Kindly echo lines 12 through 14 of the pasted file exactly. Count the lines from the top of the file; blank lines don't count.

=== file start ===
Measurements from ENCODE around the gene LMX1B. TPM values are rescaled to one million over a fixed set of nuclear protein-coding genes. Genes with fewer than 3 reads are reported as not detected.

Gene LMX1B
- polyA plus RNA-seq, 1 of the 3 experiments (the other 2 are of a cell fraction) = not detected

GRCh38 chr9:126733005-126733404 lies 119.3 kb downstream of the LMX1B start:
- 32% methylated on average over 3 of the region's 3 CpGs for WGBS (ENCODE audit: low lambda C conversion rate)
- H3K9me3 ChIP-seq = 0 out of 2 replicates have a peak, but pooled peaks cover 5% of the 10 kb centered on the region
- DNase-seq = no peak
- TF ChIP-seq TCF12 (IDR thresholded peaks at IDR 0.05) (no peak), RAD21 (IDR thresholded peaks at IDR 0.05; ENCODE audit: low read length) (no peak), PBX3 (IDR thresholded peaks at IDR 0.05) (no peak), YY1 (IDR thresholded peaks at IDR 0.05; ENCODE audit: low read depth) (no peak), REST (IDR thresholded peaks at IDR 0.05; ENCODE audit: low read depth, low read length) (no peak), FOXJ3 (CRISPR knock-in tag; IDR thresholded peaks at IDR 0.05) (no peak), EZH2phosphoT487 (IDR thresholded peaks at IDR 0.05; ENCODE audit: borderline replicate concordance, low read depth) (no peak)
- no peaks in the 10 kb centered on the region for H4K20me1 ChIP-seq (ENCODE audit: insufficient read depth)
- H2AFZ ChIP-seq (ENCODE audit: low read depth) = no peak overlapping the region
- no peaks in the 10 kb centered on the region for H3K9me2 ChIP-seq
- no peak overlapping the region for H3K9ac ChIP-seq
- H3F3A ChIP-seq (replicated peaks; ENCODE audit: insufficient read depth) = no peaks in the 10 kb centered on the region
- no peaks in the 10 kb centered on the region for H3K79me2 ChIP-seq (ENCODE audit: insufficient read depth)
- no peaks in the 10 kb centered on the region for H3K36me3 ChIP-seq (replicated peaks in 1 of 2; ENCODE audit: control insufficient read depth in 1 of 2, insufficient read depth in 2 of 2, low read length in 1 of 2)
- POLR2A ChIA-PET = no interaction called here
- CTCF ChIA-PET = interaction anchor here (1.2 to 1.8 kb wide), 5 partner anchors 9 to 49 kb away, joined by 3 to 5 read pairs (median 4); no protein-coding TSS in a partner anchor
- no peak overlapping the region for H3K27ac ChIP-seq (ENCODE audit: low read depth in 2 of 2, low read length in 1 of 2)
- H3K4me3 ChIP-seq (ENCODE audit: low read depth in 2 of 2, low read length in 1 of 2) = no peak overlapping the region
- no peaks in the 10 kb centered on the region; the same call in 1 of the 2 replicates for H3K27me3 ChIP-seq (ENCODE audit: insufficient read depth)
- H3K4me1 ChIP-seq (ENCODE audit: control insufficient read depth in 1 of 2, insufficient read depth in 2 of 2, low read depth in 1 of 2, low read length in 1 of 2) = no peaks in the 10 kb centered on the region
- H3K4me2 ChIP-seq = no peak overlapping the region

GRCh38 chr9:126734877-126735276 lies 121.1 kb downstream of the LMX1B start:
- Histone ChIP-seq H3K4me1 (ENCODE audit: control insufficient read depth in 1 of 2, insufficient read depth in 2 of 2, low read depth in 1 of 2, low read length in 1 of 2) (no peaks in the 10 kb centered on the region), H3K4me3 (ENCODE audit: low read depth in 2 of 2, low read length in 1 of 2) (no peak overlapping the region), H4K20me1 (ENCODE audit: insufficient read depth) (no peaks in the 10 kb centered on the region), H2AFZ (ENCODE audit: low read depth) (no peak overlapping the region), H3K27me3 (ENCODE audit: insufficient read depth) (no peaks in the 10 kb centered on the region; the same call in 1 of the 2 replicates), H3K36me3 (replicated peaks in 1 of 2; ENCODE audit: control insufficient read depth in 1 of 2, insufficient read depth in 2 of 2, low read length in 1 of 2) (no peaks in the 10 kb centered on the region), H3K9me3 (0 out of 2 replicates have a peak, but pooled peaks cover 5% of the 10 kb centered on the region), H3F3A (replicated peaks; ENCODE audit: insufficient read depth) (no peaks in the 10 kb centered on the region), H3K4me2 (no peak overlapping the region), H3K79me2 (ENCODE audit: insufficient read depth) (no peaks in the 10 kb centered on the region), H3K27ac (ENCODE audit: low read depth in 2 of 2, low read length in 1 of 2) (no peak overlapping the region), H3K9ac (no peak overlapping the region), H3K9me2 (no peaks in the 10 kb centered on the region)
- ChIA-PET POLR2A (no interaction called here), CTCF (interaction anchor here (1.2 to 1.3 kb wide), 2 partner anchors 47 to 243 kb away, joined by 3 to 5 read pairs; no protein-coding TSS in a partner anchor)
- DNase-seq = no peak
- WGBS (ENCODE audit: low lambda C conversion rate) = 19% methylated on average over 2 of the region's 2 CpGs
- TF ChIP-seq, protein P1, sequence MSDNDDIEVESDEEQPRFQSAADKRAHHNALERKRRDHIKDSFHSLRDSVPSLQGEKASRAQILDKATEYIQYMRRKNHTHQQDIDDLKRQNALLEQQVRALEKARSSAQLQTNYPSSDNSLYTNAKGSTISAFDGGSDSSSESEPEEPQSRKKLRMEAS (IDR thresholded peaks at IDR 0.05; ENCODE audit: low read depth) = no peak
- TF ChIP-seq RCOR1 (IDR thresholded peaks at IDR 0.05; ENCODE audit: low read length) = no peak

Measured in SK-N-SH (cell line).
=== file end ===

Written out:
- no peak overlapping the region for H3K9ac ChIP-seq
- H3F3A ChIP-seq (replicated peaks; ENCODE audit: insufficient read depth) = no peaks in the 10 kb centered on the region
- no peaks in the 10 kb centered on the region for H3K79me2 ChIP-seq (ENCODE audit: insufficient read depth)